3M innovator takes up residence at Dellwood | New

A 1929 home on the Dellwood Peninsula hasn’t changed much in nearly 100 years, both inside and out. The same family owns the property, using it as a summer home just like its original owner, Francis G. Okie, described as a “distracted” inventor who became a member of 3M’s first dream team.

It is likely that Lucius Ordway, a 3M investor who spent the summer in Dellwood in the late 1880s, convinced a few fellow leaders to settle in the rural community, including Edgar Ober, chairman, and Okie, l man responsible for waterproof sandpaper. His invention helped revive the struggling St. Paul business, known at the time as Minnesota Mining and Manufacturing.

Okie’s grandson, Jesse Okie, official custodian of the remarkable property, shared both his grandfather’s success story and the house’s unique story – one with a connection to F. Scott Fitzgerald – during a rare visit to the residence.

Francis “Frank” Okie was working in the ink business in Philadelphia in 1920 when he wrote to 3M vice president William McKnight (another Dellwood summer resident). He had an idea for sandpaper that could be used with water to reduce dust that caused lung disease among workers in auto assembly lines. Would the company provide sand samples?

“Mr. McKnight saw an opportunity,” Okie said. “3M hired my grandfather and acquired his sandpaper patents.”

So the family of seven, with his wife Rebecca and all but the oldest of five, left the East Coast and moved to St. Paul’s Lincoln Avenue. This was in 1922. Okie started the research department, where he was joined by Dick Drew, the inventor of the Scottish ribbon, and Richard Carlton.

In the book “A Century of Innovation – The Story of 3M”, the three men were dubbed the Dream Team, each bringing unique skills to the growing company. Okie has been described as “the accomplished inventor, open to new ideas; bright, but distracted.

He often had eight to ten hats on his hat tree at the office because he forgot to wear them at home at night, according to the book. Jesse Okie added that his grandfather would drive one of his two Packards to work, be driven home by a colleague, via the golf course, and drive the second car the next day, ending up with both vehicles in 3M parking lot. and none at home the next morning.

Francis and Rebecca Okie bought the Dellwood property in 1924 to use as a summer cottage. After burning down five years later, the couple learned that two 1890s cottages near the Yacht Club were due to be demolished.

The Obers were building a new house south of the clubhouse that required clearing two of the oldest remaining cabins in Dellwood. They belonged to Laura Read and Alfred Clarks. Rather than raze them, Ober gave the cabins to the Okies.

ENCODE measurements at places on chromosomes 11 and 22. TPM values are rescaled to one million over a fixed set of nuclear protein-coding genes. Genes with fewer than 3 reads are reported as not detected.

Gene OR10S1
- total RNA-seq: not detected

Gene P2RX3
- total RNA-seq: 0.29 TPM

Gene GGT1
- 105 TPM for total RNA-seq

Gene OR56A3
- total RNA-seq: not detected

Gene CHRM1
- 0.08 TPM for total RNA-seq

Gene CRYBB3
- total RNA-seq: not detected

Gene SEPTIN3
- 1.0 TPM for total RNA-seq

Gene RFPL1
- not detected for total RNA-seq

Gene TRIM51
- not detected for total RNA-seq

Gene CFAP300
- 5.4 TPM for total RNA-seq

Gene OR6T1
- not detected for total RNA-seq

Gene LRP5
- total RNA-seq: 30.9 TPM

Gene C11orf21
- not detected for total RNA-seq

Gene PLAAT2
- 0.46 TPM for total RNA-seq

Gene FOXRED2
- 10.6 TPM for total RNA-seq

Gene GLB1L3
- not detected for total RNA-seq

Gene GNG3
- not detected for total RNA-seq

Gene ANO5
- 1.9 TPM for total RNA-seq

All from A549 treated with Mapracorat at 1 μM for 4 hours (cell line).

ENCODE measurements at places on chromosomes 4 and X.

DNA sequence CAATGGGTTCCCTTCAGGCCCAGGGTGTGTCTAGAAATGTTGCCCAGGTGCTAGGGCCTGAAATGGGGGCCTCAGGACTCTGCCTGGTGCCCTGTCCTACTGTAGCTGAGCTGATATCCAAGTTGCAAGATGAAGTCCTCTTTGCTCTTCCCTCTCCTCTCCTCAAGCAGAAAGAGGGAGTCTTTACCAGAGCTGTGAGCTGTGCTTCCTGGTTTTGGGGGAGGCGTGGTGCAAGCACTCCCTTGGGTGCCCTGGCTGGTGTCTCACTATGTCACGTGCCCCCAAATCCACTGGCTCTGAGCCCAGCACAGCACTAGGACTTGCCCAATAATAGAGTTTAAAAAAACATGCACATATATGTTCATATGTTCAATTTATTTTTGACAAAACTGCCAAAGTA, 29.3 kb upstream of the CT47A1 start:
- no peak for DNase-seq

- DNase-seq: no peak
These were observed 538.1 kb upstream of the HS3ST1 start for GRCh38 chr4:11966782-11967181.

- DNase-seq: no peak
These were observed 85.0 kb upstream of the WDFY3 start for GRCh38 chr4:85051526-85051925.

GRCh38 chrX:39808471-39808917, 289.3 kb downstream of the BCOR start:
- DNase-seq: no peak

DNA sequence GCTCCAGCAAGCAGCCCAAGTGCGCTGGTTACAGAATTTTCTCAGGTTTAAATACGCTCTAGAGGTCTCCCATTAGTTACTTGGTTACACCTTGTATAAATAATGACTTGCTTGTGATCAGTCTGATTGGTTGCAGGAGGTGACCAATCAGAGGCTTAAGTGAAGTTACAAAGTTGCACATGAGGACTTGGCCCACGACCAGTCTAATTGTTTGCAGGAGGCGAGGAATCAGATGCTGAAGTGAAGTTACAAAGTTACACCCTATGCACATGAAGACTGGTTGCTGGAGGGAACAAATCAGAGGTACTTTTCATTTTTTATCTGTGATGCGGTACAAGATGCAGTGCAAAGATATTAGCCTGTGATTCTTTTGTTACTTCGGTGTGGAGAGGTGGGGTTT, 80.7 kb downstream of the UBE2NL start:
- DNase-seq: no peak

It was his grandmother, Jesse said, who noticed the similarity between the gables of the two cottages and saw the potential to bring the two together.

A photo of the winter move appears in Paul Clifford Larson’s book, “A Walk Through Dellwood”. Trucks and horse teams pulled the houses through the ice and up to the site at the top of the hill. St. Paul architect Edwin Lundie was enlisted to help unite the two chalets in a style described as neo-colonial.

As with many houses in Dellwood, the Okie Cottage had a connection to Fitzgerald. He was a close friend of Cecil Read, son of Laura Read, who put the novelist and his wife Zelda for a time in the cottage before he moved.

The connection always catches the interest of the house, which is included in several books from Fitzgerald sites in St. Paul and White Bear Lake.

The old-fashioned interior and eclectic furnishings of the house haven’t changed much over the century. Francis Okie’s collections of American glass, fossils and rocks, rare books and Native American art are on display throughout the house. Her favorite rocker still sits in the elegant living room next to a marble inlaid fireplace. The expansive library can be viewed from a staircase overlooking the Ober half of the house, a feature designed by Lundie. The beautiful Ponderosa pine solidifies a double wall connecting the two chalets and makes the living room and dining room warm and inviting.

His grandfather died in 1975; Rebecca in 1949, when Jesse was 2 years old. Their son Richardson and his wife Susan, Jesse’s parents, also lived in the house until their death.

Guardianship of the family heirloom, co-owned with two sisters who live in the East, now rests with Jesse, a retired architect with an education in Princeton, who lives on Lake Avenue. One day he might build his own chalet on the site, he said, in the dell overlooking the lake. It would face west toward the setting sun, a sight Fitzgerald would have seen before leaving Minnesota for good in 1922 for Paris and New York. The inspiration for the “Great Gatsby”, the main reason we still talk about today, was already brewing in his head.

About William W.

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